They ... call our attention to the fact that Beckett explicitly echoed Eliot both in the structure of his firs published poem (Whoroscope, published in 1930) and in the title

p. 556

of his subsequent collection, Echo's Bones and Other Precipitates (published in 1935). 'The notes for Whoroscope imitate The Waste Land, and Echo's Bones and Other Precipitates echoes Prufrock and Other Observations', they write [Ibid.]."

Ackerley & Gontarski 2004 = Chris Ackerley & Stan Gontarski : The Grove Companion to Samuel Beckett. NY : Grove Pr.


pp. 557-8 Hippasos as instructor of Hera-kleitos

p. 557

"In the first book of his Metaphysics, Aristotle took note of the common principle shared by Pythagoras's most notorious student


Hippasus of

{founder of the Mathematikoi (OCD, s.v. "Hippasus")}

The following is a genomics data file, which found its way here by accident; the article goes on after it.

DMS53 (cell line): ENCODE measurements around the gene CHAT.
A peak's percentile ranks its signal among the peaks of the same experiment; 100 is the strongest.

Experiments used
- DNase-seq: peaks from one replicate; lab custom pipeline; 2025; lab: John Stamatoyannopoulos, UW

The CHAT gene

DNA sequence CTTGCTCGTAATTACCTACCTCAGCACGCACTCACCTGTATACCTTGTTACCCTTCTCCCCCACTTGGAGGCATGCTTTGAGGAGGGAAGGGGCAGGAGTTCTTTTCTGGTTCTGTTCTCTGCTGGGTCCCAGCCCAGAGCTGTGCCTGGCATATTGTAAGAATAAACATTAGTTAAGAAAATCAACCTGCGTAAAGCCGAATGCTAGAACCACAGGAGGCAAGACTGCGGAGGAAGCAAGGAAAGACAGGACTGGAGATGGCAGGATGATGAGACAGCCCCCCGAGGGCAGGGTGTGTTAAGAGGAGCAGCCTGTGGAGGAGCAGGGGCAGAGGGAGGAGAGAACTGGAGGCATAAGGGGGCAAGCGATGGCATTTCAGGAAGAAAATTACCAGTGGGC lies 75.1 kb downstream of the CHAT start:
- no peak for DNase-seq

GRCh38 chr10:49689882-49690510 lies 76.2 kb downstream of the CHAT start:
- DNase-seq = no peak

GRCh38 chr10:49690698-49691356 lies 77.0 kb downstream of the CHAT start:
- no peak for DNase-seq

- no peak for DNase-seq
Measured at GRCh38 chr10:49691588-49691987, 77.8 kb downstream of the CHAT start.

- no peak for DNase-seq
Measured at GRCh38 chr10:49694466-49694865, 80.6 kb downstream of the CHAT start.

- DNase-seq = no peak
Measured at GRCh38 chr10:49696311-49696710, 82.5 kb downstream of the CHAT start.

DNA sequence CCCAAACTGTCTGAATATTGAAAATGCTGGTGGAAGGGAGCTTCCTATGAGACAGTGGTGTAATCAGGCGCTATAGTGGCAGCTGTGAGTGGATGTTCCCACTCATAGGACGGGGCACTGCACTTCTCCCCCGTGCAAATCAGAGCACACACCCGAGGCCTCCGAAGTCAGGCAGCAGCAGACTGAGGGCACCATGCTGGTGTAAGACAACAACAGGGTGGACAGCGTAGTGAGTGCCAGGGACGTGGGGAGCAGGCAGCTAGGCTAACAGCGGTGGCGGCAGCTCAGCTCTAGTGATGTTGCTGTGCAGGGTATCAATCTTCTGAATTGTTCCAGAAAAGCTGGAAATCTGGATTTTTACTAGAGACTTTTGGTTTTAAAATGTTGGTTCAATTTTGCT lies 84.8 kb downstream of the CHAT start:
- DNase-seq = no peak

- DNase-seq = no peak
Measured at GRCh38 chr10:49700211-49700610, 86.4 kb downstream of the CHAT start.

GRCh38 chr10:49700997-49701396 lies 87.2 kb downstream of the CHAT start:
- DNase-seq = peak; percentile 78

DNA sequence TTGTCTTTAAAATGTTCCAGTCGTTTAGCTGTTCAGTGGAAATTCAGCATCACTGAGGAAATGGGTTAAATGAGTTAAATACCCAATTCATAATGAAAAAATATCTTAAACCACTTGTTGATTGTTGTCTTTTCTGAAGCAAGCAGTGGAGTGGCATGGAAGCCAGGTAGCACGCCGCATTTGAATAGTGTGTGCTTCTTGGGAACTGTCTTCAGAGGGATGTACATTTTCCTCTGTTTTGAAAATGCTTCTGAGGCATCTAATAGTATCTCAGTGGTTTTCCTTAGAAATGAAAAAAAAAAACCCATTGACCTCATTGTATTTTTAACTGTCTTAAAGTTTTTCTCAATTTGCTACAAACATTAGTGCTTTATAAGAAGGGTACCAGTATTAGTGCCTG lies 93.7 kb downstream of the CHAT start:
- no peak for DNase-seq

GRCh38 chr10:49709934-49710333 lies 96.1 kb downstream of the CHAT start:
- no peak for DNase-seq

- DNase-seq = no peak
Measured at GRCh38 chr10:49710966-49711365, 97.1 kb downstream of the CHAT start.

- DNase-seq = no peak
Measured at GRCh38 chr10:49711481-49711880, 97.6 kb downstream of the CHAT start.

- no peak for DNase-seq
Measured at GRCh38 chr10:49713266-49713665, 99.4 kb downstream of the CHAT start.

Metapontum ...

{an Akhaian colony (OCD, s.v. "Metapontum")}


and Heraclitus ... .


'Fire

{As reckoned in modern physics, "Fire is a genuine plasma. ... Even small and relatively cool fires, like candle flames, respond strongly to electric fields and are even pretty conductive." ("IFP?")}


is the material principle

{That is to say, electric fields and electrical conductivity are the main factors in physics. (They are major factors in modern electronics.)}


according to Hippasus and Heraclitus', he says [Metaphysika 1:987A:7] straightforwardly.


The tenth century Byzantine encyclopedia known as the Suda {Souda} further suggests [ETA @ 472] that Heraclitus 'was a pupil of Xenophanes and of Hippasus the Pythagorean' ... .

p. 558

'There is an ancient tradition that Heraclitus had been a pupil of the Pythagorean philosopher Hippasus' who 'like Heraclitus believed that the universe is in a state of incessant change ...', Wheelwright reiterates [1964, p. 9]".